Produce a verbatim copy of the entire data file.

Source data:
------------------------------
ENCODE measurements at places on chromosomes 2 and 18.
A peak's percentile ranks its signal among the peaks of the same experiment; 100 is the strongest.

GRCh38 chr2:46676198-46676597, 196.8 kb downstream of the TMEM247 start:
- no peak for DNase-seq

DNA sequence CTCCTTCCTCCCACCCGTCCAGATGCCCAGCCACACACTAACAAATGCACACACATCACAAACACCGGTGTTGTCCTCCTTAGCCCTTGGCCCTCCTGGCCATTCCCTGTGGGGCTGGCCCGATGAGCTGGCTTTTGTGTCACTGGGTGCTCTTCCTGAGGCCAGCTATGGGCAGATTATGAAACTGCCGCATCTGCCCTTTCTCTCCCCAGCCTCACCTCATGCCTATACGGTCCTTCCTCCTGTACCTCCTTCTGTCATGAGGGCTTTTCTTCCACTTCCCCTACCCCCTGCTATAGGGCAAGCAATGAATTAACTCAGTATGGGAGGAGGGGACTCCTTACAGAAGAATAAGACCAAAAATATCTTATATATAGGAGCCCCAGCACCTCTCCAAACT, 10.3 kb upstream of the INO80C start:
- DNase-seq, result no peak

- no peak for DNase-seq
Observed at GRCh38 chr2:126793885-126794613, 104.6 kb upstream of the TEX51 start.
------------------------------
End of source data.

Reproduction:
ENCODE measurements at places on chromosomes 2 and 18.
A peak's percentile ranks its signal among the peaks of the same experiment; 100 is the strongest.

GRCh38 chr2:46676198-46676597, 196.8 kb downstream of the TMEM247 start:
- no peak for DNase-seq

DNA sequence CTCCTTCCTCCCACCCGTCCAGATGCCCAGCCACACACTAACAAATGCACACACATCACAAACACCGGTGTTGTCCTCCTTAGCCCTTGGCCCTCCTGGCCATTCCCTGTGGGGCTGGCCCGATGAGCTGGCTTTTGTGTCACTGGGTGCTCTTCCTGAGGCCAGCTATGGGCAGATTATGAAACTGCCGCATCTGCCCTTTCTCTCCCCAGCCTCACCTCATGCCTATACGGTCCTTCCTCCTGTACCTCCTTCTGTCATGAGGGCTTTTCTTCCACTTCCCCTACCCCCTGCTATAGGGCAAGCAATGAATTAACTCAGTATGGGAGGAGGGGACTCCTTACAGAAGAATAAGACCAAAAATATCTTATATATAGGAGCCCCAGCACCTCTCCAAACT, 10.3 kb upstream of the INO80C start:
- DNase-seq, result no peak

- no peak for DNase-seq
Observed at GRCh38 chr2:126793885-126794613, 104.6 kb upstream of the TEX51 start.